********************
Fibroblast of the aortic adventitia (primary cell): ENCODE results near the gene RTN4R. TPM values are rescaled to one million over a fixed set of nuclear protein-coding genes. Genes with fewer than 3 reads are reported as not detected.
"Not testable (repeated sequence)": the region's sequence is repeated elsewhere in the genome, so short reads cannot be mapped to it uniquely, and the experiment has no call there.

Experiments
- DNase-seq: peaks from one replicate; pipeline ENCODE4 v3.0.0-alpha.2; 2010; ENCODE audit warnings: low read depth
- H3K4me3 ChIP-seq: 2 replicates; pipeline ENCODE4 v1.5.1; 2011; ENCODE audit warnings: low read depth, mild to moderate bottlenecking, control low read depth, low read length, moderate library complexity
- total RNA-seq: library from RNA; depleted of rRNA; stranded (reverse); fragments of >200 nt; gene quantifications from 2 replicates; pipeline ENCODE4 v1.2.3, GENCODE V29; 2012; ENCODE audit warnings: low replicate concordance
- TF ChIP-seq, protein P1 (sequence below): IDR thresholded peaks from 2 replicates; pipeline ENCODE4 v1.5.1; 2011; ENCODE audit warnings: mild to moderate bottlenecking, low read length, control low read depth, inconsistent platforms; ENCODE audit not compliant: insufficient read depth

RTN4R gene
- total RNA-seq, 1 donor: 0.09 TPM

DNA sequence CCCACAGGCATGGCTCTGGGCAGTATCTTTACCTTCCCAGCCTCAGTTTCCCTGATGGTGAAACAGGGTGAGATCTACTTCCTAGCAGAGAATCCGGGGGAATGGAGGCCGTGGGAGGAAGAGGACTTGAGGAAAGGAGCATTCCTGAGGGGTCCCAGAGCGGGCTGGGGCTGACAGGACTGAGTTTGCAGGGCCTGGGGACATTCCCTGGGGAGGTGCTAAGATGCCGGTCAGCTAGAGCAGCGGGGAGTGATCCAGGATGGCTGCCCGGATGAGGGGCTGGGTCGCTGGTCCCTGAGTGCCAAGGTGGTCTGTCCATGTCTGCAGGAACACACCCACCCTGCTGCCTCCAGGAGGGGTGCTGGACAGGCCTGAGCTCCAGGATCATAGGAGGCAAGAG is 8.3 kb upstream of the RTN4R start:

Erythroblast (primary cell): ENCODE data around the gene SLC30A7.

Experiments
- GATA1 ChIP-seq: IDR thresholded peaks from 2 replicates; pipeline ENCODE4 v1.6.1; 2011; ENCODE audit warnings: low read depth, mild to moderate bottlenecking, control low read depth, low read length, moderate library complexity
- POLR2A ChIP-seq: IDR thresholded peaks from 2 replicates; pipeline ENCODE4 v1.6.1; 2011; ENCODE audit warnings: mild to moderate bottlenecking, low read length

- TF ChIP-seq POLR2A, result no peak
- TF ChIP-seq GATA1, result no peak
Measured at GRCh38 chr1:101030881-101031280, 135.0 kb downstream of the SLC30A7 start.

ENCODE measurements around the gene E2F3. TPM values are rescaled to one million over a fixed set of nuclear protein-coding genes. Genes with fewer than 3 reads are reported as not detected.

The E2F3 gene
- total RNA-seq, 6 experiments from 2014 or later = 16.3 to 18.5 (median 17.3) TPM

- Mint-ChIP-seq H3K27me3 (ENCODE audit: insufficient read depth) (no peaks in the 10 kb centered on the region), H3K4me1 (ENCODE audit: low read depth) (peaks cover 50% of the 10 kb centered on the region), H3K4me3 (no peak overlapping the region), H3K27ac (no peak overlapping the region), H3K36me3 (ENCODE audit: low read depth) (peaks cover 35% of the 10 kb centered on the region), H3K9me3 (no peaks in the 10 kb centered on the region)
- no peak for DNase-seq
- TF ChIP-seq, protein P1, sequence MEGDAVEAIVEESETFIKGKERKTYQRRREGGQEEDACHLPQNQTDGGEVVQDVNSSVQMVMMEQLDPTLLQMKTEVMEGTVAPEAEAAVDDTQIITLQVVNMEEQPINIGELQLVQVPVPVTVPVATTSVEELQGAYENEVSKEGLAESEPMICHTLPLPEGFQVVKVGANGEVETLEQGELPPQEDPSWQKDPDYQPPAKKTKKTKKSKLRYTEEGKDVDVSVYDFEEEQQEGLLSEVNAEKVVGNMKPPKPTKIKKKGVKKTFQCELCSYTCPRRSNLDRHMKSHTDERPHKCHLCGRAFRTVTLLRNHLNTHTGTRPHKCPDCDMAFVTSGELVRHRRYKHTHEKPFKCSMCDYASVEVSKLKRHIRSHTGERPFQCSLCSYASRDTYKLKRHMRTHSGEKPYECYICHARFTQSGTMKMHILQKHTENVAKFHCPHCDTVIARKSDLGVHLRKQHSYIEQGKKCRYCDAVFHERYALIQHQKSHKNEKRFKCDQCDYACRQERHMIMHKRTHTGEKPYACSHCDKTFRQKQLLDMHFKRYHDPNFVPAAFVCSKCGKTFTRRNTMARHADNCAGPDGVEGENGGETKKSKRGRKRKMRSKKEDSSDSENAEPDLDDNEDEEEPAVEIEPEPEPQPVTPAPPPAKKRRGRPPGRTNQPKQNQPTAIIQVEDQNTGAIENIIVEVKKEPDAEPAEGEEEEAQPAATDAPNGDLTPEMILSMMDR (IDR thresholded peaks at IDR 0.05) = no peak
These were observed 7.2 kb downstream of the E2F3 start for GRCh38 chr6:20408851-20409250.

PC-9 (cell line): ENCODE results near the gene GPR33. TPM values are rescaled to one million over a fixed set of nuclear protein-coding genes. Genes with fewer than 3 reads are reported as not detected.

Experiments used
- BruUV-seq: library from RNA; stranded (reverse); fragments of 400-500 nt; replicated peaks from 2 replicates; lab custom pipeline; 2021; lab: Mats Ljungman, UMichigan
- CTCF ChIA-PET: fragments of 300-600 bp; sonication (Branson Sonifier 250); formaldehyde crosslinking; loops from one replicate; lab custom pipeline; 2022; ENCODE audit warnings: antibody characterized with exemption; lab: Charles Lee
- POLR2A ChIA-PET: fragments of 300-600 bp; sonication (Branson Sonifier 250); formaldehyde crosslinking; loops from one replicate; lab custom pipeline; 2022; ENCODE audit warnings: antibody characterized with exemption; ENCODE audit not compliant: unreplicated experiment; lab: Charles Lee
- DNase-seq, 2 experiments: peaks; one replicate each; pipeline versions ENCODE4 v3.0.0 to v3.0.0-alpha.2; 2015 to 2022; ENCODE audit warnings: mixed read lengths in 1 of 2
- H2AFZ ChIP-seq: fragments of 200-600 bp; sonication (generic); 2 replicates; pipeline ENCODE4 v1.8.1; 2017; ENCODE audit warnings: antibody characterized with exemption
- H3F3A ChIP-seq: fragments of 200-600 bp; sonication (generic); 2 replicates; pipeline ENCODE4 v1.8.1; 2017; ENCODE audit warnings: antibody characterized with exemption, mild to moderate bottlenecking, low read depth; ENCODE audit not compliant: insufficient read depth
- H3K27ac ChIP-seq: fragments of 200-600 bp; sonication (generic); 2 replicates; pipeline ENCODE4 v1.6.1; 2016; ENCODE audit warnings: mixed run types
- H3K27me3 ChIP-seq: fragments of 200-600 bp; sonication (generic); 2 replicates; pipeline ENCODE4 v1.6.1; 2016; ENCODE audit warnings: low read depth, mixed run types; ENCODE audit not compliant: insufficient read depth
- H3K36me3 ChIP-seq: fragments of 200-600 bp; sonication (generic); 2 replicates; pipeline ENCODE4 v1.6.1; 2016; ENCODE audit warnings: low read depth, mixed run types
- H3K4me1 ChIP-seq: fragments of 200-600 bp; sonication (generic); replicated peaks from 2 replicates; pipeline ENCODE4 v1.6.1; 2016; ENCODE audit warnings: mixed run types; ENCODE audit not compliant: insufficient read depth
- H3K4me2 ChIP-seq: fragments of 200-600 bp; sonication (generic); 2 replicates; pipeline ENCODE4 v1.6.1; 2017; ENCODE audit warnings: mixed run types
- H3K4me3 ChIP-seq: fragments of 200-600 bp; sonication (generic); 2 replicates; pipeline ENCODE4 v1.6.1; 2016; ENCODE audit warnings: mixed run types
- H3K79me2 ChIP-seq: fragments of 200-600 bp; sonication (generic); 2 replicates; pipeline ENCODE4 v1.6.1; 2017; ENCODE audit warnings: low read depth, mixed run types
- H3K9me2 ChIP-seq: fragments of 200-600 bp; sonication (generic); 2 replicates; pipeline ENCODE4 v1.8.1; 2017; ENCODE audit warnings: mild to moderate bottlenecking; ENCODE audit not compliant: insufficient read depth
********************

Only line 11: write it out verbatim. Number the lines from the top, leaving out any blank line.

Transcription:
Erythroblast (primary cell): ENCODE data around the gene SLC30A7.